The technology used in the world's first cervical cancer vaccine will be tweaked to fight the most common sexually transmitted disease, genital warts.
Australian of the Year and University of Queensland (UQ) cervical cancer vaccine creator Professor Ian Frazer recently launched a therapeutic vaccine trial for genital warts (Tuesday, February 7).
Patients from Brisbane and China will take part in the joint project for UQ's cancer research centre, the Centre for Immunology and Cancer Research (CICR) and the hospital's sexual health service, Princess Alexandra Sexual Health (PASH).
Professor Frazer said the vaccine used virus-like particles to deliver an antigen (protein that produces immunity) for genital warts similar to the cervical cancer vaccine.
"It will target the main causes of visible genital warts which are human papillomavirus (HPV6) and (HPV11)," Dr Frazer said.
A pilot study of vaccine CICRVAX6 by UQ's Chinese research partner, Wenzhou Medical College, showed the vaccine was potentially effective at treating genital warts in humans.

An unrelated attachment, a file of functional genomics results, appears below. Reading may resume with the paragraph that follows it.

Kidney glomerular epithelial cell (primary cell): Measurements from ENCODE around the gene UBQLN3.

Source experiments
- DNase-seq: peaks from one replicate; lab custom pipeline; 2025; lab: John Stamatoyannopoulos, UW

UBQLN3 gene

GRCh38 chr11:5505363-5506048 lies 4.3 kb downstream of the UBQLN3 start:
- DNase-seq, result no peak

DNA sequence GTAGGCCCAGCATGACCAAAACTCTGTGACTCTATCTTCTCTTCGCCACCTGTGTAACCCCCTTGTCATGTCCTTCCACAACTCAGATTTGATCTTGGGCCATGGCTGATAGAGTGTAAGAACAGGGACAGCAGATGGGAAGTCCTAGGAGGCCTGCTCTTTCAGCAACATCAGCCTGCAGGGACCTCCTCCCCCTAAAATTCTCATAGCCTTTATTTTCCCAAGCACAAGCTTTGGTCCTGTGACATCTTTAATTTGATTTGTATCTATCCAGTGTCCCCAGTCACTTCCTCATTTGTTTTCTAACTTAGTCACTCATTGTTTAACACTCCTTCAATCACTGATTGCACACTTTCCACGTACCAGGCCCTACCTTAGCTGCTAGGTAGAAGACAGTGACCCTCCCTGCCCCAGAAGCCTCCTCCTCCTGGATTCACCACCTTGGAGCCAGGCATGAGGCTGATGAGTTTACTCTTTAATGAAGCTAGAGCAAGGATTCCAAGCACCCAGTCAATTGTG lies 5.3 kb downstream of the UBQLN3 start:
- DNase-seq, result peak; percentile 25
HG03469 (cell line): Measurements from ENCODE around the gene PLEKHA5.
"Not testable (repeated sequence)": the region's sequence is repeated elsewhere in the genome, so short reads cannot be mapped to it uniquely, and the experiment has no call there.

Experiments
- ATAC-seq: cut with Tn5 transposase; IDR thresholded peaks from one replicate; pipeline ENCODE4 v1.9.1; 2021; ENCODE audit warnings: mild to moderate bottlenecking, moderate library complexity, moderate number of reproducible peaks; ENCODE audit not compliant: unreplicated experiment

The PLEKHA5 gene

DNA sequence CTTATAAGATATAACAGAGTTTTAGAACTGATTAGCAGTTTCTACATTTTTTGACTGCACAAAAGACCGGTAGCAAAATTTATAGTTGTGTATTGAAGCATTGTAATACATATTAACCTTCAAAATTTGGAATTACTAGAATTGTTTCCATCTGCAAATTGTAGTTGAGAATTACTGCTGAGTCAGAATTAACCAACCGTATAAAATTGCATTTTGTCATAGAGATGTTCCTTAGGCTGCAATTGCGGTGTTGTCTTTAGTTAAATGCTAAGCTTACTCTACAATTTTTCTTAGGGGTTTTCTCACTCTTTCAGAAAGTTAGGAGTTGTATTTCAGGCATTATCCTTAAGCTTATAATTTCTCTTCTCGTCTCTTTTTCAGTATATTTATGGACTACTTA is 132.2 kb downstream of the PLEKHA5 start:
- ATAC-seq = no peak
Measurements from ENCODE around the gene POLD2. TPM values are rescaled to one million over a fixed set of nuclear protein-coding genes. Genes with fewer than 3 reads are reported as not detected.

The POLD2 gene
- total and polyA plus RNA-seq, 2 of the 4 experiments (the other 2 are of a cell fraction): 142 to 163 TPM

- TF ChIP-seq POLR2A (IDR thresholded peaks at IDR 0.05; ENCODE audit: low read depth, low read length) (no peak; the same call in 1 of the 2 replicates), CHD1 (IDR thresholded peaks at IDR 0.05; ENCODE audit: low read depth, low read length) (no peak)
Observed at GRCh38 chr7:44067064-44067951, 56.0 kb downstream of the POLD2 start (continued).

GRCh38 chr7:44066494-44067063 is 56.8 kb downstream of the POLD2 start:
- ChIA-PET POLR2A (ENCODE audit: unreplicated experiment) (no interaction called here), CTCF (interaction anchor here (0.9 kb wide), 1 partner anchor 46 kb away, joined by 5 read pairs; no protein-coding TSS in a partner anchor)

Now PASH is running a larger trial and needs 120 men and 120 women who have recurring genital warts.
Participants must be aged between 18 and 65 years, should not be pregnant or immunosuppressed and will be required for seven medical visits, with their travel costs refunded.
Trial Manager and PASH Senior Medical Officer Dr David Jardine said patients would receive standard treatment for genital warts and two vaccine shots, which are saline solutions injected in the upper arm, over two months.
"The incentives for people are that they get free consultations, free treatment, free vaccines and their travelling expenses paid," Dr Jardine said.
He said conventional wart treatments of freezing, burning or painting visible warts with acid might not switch off the active infection.
The 18-month trial will be launched in conjunction with Wartfest, an annual expo about new developments and treatments for warts, HPV and cancer, featuring expert speakers from Australia and Canada.
Genital warts are transmitted by skin contact and the 2003 Australian Study of Sex and Relationships of 20,000 adults revealed four percent of people had had visible genital warts.
Professor Frazer said developing a preventative warts vaccine or a combined vaccine for cervical cancer and genital warts was one of the next steps if the therapeutic trial was successful.
For more details about Wartfest, visit: http://www.cicr.uq.edu.au/
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